Potassium silicate can also be prepared by a known method. In this instance, n in the above composition formula can be adjusted by a method known in the art, e.g. a method of adding an aqueous solution of potassium hydroxide to reduce n, for example.

The snow-melting/antifreezing agent of the first invention can be prepared in the form of a water solution or an aqueous solution (hereinafter referred to as “aqueous solution”) by adding water to a concentrate of potassium silicate. Although not specifically limited, the content of potassium silicate in the aqueous solution is preferably about 1 to 56 mass % (hereinafter indicated as “%”), and particularly preferably 5 to 40% on a solid potassium silicate basis, when the snow-melting/antifreezing agent is sprinkled over the surface of the object. If the content is too small, the effect of melting snow or ice decreases and the effect of preventing freezing may be inferior.

Although the snow-melting/antifreezing agent of the first invention can exhibit its effect by only utilizing the effect of potassium silicate, the addition of an alkali metal salt is preferable in order to increase that effect. There are no specific limitations to the alkali metal salt used. As the cation of the alkali metal salt, a lithium ion, sodium ion, potassium ion, and the like are preferable. The potassium ion is particularly preferable in view of its capability of promoting antifreezing effect.

There are also no particular restrictions as to the anion of the alkali metal salt. A carbonate ion and an acetate ion are preferable due to the safety of the environment and the properties of not causing concrete to deteriorate. Moreover, taking the effect on the environment and concrete into consideration, the alkali metal salt not containing an element such as chlorine, phosphorus, and the like is particularly preferred. The alkali metal salt may be in the form of an anhydride or may be in a form containing crystal water.

Among the above-mentioned alkali metal salts, as specific examples of the alkali metal salt exhibiting a synergistic effect especially in respect of the snow-melting effect, ice-melting effect, and antifreeze effect by being used together with potassium silicate, potassium carbonate, potassium acetate, sodium acetate, and the like can be given. The use of these alkali metal salts is preferable also from the viewpoint of reducing the amount of expensive potassium silicate, while enjoying the advantage of the potassium silicate of being safe for the environment and not causing concrete to deteriorate.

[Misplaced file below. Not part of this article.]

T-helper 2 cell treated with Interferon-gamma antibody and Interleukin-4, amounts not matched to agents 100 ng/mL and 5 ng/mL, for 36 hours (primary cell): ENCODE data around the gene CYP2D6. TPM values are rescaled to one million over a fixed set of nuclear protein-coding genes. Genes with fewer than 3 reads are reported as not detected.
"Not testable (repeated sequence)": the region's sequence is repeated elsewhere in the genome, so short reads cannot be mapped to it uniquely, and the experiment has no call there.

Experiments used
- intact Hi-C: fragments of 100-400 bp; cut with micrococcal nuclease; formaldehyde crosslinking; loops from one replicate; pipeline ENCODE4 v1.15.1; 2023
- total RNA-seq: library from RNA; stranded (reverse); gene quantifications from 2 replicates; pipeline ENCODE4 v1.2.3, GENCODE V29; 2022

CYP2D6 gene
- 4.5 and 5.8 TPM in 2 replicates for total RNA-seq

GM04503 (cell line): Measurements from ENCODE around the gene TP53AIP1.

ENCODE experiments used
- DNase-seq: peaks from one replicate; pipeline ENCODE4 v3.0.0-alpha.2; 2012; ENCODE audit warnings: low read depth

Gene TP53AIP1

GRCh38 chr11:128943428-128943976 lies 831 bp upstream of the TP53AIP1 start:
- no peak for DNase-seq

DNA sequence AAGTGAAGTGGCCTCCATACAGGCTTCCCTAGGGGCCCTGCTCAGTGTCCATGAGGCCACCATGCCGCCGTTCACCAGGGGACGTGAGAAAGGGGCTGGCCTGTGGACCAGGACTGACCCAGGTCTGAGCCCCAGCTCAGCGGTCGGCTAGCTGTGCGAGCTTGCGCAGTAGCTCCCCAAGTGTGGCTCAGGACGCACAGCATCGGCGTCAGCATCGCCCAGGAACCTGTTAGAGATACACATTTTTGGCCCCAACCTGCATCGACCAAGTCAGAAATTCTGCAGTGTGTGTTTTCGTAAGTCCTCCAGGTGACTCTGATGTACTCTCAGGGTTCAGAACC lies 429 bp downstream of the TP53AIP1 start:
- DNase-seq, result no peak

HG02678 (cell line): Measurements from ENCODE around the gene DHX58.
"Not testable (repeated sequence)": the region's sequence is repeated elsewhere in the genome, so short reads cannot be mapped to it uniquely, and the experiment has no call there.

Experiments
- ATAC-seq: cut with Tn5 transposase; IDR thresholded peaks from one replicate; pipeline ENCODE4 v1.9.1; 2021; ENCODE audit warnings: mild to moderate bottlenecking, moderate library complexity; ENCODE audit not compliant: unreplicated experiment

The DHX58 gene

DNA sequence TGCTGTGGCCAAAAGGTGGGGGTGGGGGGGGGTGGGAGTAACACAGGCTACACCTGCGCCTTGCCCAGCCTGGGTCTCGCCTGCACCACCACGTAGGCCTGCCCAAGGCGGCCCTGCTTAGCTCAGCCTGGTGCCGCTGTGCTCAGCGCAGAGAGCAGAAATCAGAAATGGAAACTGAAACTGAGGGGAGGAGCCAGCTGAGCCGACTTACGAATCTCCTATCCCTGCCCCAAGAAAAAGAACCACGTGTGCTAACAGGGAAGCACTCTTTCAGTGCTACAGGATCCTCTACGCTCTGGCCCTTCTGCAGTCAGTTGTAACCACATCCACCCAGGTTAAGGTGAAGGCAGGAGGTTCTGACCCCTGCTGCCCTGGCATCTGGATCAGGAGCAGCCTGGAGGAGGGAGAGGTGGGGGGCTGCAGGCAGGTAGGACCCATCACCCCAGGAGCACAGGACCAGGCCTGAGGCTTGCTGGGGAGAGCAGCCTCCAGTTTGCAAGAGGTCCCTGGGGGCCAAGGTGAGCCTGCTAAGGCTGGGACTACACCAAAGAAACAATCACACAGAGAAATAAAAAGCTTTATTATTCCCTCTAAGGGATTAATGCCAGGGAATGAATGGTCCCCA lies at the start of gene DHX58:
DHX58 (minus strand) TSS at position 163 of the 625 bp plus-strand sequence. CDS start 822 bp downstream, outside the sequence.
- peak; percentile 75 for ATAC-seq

Although there are no limitations to the amount of the alkali metal salt in the total amount of the snow-melting/antifreezing agent of the first invention, the amount of 1 to 40%, particularly 3 to 30%, on the anhydride basis excluding crystal water, is preferable. If greater than 40%, the alkali metal can be dissolved only with difficulty; if less than 1%, the effect of the combined use is reduced. It is also preferable that the alkali metal salt be used at a proportion of 2 to 4,000 parts by weight for 100 parts by weight of the potassium silicate on a solids basis. A particularly preferable proportion of the alkali metal salt used is 7.5 to 600 parts by weight for 100 parts by weight of the potassium silicate on a solids basis.

Moreover, the snow-melting and the antifreezing agent of the first invention may comprise a lower alcohol independently from the alkali metal salt or together with the alkali metal salt.

The lower alcohol here indicates an alcohol having 1 to 5 carbon atoms and may include monohydric alcohols and polyhydric alcohols. As specific examples of the lower alcohol, methanol, ethanol, n-propanol, isopropanol, n-butanol, ethylene glycol, diethylene glycol, triethylene glycol, glycerol, and the like can be given. Among these, preferable alcohols are ethanol, isopropanol, and the like, with ethanol being particularly preferable.

Although there are no limitations to the amount of the lower alcohol in the total amount of the snow-melting/antifreezing agent of the first invention, the amount of 1 to 15%, particularly 2 to 10% is preferable. If greater than 15%, the lower alcohol tends to be easily separated from potassium silicate solution; if less than 1%, the effect of the combined use is reduced. It is also preferable that the lower alcohol be used at a ratio of 2 to 1,500 parts by weight for 100 parts by weight of the potassium silicate on a solids basis, with a particularly preferable amount being from 5 to 200 parts by weight.